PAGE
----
By the way, as the year progressed we became increasingly aware that the street-level freedom everyone expressed was absolutely as far as it went. The technocrats rule with an iron keyboard. Move outside of face-to-face conversation, and you enter a zone of surveillance and police control. In general, China spends more for internal security than it does for national defense. In particular, there are many anecdotes of mysterious phone and internet outages following hot button words. “Protest” seems to be one; say it twice and your phone call will be cut off. Presently this blog is freely accessed in China, but should I even mention a certain large square in central Beijing I would be converted into “Internet Explorer has stopped working.” Yesterday I googled “Vermont State Police contact” or something like that, and lost google altogether for 20 minutes or so, a slap on the wrist. Following the Jasmine revolution, the crackdown was palpable, and even the slightest whiff of protest got hammered. There was a call for a “walking by” demonstration for democracy, which you could participate in by strolling through certain areas. The walking part was probably to give participants plausible deniability. (“Protest? What protest?”) The effect was that people who did walk by, for whatever purpose, were hauled in for questioning or perhaps jail time. Western media folks who were trying to cover the event where challenged and intimidated by the police as well. Now, everyone knows how to get through the Great Firewall, but this too is at the discretion of the government — they shut my portal during this time as well. So as I write this paragraph I’m disturbingly aware of a reader over my shoulder, and weigh the risk of being shut off in China against telling the story. And that leads to hedging my words, pulling back from the strong conclusions. The Orwellian message is, if you are thinking about protest, think again.
Will this fact of life bother the Chinese citizen in the year 2020 as she walks to her BMW? That’s the question.
There’s one more variable in play in the Chinese experiment. The corollary to the L,L, and P B equation is “power corrupts.” A single party state is, in theory, inevitably corrupt, and thus undermines the welfare and happiness of its citizens. A part of the Chinese experiment, then, is a test of this equation as well. Every day the paper reports on corrupt officials being brought to trial and punished (sometimes with death), and on the deep concerns the government has with the corruption issue. (Every day there’s at least one story of tainted, illegal food.) One practical proposal is to require all government officials to publish an account of their personal assets and property, and a listing of the jobs held by all their family members. Nice idea, but then yesterday’s paper also reported that the plan would be slowly implemented without a definite time table. “Any good system has to have accompanying measures and a proper environment to become feasible,” explained Wu Yuliang, deputy secretary of the Central Commission of Discipline Inspection of the Chinese Communist Party Central Committee, a wonky guy with glasses and slicked back hair. Should the full-disclosure proposal bother the midlevel bureaucrat, with an official annual salary of $10,000, as he walks to his BMW? Apparently, not at the moment.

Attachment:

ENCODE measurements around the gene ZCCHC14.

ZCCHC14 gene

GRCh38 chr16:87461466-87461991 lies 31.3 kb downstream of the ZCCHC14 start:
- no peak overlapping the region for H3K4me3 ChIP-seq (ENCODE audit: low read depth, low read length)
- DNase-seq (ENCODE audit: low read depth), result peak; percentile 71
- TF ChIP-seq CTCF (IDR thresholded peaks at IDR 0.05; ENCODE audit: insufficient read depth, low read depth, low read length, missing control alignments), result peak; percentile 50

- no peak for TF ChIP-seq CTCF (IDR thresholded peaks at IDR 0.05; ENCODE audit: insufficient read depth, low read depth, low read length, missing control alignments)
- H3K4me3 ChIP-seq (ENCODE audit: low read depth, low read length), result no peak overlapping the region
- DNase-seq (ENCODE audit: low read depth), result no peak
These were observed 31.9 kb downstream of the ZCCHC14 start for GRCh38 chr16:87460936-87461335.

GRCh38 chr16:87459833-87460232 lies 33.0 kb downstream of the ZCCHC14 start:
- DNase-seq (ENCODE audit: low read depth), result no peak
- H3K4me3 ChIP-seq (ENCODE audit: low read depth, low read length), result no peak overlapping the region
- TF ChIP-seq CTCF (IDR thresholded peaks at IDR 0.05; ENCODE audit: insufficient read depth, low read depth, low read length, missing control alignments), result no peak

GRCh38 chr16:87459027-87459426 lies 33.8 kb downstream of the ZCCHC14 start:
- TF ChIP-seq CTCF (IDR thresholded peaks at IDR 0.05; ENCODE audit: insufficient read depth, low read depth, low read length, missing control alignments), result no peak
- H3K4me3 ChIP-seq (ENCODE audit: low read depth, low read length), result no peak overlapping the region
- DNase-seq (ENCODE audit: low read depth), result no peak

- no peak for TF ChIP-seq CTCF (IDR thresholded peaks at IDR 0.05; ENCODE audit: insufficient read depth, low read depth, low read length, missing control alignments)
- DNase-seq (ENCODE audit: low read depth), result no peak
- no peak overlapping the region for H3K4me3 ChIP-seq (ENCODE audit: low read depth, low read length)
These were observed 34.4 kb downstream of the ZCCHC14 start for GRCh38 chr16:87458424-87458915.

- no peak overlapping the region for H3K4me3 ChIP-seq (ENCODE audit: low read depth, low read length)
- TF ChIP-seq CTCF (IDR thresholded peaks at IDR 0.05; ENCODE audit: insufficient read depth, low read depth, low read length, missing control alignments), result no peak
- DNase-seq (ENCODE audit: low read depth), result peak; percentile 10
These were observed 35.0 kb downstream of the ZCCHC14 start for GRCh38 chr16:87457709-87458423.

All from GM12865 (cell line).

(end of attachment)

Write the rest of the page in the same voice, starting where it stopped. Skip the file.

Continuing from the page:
The other ongoing experiment with the democratic equation is the good old U S of A, to which we return in about a week. At home I follow politics pretty closely, but here I’ve taken a break. But occasionally I pick up the thread. Every time I look at how the game is played in American national politics, the word that comes to mind is Silly. I’m reminded of that other kind of “party school,” the American college version. I feel like our leaders are only pretending to act in the interests of the citizens who elected them. I hope no reader is offended to hear that I blame the right wing for polluting the rhetorical waters, but really no one in congress seems to live in the real world. I suspect we are also subject to one-party rule, and that is the party of the Rich. Corruption comes with it as well, not only in the buying and selling of influence but in the manipulations of the press and onslaught of other media designed to undermine rational choice (ads, for example). Democracies are inefficient, but for us the question of the next decades is whether the government can improve the welfare of all, and face the issues that China also faces: income inequality, pollution, corruption. Often, lately, our government has been incapable of acting at all.
So we have two systems with serious needs for reform. Who can foresee the decades ahead? It is possible, on the one hand, that China will behave like a good Enlightenment state and move from permanent emergency to democracy. But it is also possible that the experiment of freedom will wind down toward various forms of state or corporate control. Future leaders will still go to party schools, but what will they learn?